Kenny Schachter / ROVE is pleased to present a new exhibition, Flight of Fancy, featuring work by Misaki Kawai, A.L. Steiner, Melissa Brown, Zaha Hadid, Graham Gillmore, Muir Vidler, Arik Levy, and Brendan Cass.
Misaki Kawai, Japanese born, New York based artist, creates fanciful environments using collage techniques in both her paintings and installations. Airborne dollhouses in the form of various aircraft constructed from materials such as cardboard, fabric, and pieces of the artist’s own clothing, fly playfully across the gallery while Kawai’s highly decorated cars meander below. Handmade dolls in the likeness of pop icons and the artist’s own friends drive each vehicle whilst in a back room we even find Kawai herself sneaking a nap on a hammock in an exquisitely crafted landscape.
A.L. Steiner, a New York based photographer and filmmaker, considers the possibility of excess and the illusion of intimacy inherent in image-based ‘reality’ in her poignant photographs. Three series are presented– Waste, Eat and Sleep. In Waste, discarded objects such as electrical wires, watch parts, and plastic cups are presented in a way that highlights overindulgence while bringing forth newfound beauty in these wasted items. In Sleep & Eat Steiner presents intimate portraits of friends partaking in the mundane activities of sleeping and eating, but rather than being intrusive or exploitive, these photographs capture a beautiful and serene moment.
Melissa Brown holds an MFA in Painting and Printmaking from Yale School of Art and a BFA in Printmaking from Rhode Island School of Design. Always intrigued by nature, Brown creates landscapes using a roller, stencils, and printmaking techniques. Her paintings joyfully depict dreamlike symbolist scenes that incorporate both pop and surrealist elements, making them both ethereal and thought provoking images.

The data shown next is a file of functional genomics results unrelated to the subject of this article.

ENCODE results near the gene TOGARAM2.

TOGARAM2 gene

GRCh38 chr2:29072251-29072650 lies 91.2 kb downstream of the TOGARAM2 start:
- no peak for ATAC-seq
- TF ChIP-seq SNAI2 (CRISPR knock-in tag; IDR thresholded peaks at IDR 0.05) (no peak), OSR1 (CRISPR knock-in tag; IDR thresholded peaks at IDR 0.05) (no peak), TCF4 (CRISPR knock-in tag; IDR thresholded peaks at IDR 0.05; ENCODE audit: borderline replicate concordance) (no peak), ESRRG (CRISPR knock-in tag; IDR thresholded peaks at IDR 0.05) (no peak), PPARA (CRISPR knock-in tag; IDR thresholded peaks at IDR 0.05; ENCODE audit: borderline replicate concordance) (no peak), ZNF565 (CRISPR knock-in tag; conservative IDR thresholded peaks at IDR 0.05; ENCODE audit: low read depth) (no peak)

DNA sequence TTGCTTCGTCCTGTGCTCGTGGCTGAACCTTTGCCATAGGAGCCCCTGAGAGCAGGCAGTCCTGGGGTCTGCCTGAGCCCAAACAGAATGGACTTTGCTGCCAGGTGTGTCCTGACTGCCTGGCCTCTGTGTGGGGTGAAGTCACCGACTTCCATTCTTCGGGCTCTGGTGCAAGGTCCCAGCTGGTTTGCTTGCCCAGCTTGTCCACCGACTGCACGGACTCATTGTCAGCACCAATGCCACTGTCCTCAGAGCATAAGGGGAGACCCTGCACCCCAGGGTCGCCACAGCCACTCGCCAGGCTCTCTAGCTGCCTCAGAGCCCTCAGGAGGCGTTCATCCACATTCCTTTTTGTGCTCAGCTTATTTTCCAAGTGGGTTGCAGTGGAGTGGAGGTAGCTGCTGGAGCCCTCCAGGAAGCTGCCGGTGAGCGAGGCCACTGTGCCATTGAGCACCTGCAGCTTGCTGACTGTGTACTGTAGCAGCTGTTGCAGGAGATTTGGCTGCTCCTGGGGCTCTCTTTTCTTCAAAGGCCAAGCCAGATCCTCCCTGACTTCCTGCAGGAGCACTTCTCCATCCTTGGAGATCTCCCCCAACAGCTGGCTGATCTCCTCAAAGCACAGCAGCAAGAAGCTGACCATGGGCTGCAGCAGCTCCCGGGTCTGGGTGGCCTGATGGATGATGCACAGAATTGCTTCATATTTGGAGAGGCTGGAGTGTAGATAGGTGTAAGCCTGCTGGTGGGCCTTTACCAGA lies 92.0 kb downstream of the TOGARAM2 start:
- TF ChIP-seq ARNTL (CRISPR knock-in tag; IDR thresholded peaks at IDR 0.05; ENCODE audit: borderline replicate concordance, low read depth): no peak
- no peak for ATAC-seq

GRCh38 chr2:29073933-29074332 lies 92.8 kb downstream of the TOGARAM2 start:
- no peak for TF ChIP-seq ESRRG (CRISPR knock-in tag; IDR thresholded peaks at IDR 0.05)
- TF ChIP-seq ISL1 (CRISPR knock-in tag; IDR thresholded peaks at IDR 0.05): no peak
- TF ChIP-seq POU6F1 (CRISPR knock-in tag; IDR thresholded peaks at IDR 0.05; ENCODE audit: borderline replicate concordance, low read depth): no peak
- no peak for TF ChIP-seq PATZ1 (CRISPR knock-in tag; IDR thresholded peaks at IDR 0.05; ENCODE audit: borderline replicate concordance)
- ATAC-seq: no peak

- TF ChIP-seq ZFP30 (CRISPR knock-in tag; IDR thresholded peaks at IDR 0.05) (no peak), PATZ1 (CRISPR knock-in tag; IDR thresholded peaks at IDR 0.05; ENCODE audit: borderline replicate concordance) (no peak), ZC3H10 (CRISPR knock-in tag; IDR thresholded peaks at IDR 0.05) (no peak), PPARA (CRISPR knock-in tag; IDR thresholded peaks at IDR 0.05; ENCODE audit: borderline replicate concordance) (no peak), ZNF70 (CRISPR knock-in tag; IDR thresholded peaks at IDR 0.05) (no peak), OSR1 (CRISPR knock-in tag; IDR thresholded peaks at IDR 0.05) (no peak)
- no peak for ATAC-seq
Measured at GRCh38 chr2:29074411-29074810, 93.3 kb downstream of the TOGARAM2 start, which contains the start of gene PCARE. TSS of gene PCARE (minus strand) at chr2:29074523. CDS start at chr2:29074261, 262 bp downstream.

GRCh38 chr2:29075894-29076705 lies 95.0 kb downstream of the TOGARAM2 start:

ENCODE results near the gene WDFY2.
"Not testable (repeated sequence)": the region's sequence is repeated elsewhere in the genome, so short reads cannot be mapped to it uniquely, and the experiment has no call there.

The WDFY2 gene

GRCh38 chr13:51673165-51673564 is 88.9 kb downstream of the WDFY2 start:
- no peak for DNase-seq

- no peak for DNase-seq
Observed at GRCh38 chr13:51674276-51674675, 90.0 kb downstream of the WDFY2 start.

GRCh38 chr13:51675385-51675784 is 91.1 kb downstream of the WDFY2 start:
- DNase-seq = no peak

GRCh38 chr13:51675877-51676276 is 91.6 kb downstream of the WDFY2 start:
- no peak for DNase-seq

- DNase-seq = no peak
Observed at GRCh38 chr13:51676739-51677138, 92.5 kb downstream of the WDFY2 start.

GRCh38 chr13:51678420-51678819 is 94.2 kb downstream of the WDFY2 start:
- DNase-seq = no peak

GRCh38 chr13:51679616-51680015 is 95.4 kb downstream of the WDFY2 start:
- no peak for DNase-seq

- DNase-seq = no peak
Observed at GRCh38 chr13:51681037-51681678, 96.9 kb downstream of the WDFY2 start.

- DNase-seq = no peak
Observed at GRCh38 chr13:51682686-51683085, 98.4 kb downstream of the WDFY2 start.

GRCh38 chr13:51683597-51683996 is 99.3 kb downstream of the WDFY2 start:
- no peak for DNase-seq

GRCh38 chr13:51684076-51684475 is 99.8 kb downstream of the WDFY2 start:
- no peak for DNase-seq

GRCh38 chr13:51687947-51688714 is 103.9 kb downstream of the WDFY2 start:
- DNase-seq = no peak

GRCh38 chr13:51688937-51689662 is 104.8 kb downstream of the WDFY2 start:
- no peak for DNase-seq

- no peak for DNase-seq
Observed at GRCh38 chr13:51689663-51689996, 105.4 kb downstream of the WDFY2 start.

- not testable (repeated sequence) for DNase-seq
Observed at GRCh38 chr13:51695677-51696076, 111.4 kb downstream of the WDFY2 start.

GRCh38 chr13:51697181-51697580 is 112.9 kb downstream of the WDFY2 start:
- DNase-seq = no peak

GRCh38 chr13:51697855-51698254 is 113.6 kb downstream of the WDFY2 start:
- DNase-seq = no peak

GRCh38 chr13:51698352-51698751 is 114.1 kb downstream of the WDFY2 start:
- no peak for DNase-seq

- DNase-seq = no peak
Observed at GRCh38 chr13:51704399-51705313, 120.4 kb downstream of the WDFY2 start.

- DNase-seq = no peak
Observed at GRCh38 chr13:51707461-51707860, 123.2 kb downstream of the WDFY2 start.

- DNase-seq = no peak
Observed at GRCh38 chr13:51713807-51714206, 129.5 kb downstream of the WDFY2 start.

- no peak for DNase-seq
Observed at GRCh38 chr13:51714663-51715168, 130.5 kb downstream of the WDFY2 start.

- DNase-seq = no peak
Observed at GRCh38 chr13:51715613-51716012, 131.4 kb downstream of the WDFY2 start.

Zaha Hadid, internationally known for both her theoretical and academic work, became the first woman to be awarded the distinguished Pritzker Prize for Architecture in 2004. Presented here are large-scale sculptural installations that reflect Hadid’s organic language and illustrate how Zaha Hadid Architects continually translates the natural into the sculptural. “Orchis”, designed with Patrik Schumacher, is a series of seating elements consisting of fluid, twisting, and biomorphic forms recalling the shape of the Orchid flower. Similarly, “Kloris” is a cluster of multifunctional pieces inspired by the shape of flower petals.
As an extension of the show below, Graham Gillmore’s large, richly pigmented panels and paper coated canvases provide a playground where printed, carved words and abstract, shapes merge together. Muir Vidler’s humorous yet sometimes shocking photographs also carry on upstairs where one sees the unexpected perfectly captured. Arik Levy continues to explore the artistic possibilities of industrial techniques by using modern technology to obtain expressive organic forms from functional materials.